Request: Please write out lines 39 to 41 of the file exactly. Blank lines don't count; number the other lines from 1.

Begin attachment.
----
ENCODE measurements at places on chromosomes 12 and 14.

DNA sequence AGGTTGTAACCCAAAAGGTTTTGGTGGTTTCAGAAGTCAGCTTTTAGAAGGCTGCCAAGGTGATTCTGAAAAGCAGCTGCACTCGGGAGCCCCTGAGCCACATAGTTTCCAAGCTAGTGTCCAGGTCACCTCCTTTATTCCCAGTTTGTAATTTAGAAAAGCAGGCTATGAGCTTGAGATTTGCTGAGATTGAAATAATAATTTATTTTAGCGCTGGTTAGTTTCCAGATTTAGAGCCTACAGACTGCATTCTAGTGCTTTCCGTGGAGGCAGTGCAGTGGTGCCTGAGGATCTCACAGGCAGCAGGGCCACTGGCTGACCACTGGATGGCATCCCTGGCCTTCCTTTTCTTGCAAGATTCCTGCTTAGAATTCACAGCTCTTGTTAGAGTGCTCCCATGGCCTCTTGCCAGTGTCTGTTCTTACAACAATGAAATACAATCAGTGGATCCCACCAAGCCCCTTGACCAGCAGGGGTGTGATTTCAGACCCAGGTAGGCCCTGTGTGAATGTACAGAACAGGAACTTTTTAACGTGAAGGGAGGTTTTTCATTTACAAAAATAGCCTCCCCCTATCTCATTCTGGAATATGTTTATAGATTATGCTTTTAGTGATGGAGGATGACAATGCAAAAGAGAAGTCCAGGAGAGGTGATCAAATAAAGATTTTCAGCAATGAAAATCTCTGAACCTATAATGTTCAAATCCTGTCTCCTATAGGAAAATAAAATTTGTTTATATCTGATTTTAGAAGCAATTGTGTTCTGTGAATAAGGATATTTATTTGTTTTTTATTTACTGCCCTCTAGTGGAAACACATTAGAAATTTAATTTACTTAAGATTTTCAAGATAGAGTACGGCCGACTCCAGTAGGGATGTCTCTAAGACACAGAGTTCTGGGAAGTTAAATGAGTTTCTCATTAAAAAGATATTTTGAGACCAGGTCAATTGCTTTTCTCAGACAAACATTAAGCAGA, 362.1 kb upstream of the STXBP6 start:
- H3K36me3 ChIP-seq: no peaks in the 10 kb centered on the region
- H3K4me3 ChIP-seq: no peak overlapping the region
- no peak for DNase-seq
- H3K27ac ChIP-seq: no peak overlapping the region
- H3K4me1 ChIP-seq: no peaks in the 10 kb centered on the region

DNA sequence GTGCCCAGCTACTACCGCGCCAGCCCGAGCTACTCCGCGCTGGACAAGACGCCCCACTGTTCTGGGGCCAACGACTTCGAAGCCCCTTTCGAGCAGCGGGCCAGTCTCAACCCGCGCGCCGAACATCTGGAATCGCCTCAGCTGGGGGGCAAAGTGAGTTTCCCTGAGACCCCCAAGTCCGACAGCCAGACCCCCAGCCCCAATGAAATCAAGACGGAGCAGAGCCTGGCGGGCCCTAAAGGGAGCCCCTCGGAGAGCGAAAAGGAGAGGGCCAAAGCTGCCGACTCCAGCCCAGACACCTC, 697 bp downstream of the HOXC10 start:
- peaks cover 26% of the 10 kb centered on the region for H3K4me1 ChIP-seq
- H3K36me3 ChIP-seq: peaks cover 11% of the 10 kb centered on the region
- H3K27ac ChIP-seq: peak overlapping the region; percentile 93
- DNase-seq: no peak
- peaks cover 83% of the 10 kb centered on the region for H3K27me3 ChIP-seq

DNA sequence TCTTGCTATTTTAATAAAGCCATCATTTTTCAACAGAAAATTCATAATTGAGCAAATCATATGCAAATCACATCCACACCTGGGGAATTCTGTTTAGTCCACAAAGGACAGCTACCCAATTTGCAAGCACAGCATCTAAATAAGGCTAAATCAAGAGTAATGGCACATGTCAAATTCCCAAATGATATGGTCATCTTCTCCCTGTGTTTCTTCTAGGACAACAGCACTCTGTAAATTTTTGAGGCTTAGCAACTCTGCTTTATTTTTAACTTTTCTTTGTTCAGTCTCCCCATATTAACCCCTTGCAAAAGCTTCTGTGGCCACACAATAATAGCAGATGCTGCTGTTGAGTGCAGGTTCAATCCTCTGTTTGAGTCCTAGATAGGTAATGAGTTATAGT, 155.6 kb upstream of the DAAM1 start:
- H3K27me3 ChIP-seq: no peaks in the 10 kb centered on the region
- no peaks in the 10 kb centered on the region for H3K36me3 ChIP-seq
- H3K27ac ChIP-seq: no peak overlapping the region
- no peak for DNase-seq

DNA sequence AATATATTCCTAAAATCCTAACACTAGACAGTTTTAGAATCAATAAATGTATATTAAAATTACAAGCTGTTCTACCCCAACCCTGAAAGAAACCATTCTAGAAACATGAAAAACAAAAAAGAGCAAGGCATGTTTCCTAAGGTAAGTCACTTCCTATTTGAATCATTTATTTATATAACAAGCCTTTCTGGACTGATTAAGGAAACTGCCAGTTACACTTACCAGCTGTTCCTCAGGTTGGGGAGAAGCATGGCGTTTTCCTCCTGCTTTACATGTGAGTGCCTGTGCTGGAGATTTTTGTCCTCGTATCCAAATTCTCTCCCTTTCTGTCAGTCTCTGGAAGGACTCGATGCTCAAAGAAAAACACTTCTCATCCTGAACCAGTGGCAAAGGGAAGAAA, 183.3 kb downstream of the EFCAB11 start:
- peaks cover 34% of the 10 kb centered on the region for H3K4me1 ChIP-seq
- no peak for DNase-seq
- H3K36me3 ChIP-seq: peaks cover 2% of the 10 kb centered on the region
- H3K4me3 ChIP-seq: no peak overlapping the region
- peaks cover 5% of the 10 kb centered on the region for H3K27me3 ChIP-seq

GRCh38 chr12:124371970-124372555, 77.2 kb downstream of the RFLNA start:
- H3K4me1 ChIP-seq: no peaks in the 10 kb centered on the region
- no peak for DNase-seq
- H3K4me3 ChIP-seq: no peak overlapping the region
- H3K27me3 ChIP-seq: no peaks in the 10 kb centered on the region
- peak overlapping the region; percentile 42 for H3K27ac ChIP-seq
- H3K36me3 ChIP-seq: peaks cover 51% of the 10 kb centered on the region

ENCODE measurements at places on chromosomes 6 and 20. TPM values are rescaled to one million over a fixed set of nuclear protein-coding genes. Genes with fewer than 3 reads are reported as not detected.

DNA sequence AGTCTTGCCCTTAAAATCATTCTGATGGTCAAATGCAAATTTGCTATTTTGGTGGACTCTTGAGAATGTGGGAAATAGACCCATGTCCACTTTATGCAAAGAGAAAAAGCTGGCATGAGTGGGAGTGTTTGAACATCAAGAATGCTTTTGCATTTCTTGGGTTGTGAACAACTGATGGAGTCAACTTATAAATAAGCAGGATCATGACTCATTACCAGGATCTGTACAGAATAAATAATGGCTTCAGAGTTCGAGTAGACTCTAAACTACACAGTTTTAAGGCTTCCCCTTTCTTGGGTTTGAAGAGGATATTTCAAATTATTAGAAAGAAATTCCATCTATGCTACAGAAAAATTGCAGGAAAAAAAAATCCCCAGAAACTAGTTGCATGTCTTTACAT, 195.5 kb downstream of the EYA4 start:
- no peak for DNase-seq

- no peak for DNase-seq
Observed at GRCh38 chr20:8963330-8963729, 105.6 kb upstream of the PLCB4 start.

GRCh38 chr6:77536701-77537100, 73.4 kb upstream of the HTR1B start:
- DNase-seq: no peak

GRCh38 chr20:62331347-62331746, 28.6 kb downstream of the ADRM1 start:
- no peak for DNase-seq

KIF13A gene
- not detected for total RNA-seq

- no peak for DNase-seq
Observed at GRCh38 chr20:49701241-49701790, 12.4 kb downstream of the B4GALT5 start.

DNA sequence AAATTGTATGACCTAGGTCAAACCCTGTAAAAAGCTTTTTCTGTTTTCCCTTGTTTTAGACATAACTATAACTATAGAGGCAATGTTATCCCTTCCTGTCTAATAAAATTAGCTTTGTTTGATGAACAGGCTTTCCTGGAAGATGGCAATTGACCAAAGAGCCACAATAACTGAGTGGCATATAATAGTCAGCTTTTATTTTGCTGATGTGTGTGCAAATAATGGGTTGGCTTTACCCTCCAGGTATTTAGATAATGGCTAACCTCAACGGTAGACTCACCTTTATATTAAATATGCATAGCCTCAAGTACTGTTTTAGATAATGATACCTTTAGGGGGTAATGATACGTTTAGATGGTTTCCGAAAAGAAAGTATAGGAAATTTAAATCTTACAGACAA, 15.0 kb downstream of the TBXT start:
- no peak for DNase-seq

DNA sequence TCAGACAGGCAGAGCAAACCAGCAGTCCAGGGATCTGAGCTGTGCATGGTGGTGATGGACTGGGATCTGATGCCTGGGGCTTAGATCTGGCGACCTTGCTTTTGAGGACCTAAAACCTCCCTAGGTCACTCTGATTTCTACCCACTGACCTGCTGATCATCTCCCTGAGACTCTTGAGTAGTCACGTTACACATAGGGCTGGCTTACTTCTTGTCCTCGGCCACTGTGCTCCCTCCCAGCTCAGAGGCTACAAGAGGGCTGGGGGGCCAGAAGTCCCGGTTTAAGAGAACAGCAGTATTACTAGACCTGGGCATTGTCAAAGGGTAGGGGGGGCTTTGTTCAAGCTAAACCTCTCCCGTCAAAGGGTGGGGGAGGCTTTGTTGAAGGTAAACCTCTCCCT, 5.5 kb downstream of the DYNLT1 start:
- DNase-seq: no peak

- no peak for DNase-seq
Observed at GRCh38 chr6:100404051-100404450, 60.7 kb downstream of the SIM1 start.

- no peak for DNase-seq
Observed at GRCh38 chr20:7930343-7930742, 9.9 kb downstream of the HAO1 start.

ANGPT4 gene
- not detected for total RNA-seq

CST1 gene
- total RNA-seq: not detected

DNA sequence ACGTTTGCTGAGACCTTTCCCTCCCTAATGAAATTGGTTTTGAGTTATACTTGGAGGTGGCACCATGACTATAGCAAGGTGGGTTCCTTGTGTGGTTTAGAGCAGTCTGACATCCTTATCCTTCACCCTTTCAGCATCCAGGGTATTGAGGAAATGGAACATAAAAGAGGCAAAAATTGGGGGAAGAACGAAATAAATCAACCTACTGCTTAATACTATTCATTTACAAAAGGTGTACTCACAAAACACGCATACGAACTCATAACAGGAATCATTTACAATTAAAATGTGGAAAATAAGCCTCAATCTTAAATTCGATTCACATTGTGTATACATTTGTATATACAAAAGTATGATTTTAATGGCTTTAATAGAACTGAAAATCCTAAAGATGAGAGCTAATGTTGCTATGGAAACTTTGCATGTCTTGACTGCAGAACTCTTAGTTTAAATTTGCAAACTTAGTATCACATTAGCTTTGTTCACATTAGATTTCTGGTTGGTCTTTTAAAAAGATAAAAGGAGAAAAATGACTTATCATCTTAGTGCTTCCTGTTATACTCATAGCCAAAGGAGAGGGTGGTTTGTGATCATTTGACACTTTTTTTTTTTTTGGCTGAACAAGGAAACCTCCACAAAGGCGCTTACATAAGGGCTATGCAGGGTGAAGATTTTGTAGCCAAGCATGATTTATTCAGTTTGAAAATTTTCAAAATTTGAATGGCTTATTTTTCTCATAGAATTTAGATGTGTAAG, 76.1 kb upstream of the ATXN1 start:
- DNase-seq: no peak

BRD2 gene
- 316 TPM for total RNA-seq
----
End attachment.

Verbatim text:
GRCh38 chr20:62331347-62331746, 28.6 kb downstream of the ADRM1 start:
- no peak for DNase-seq

KIF13A gene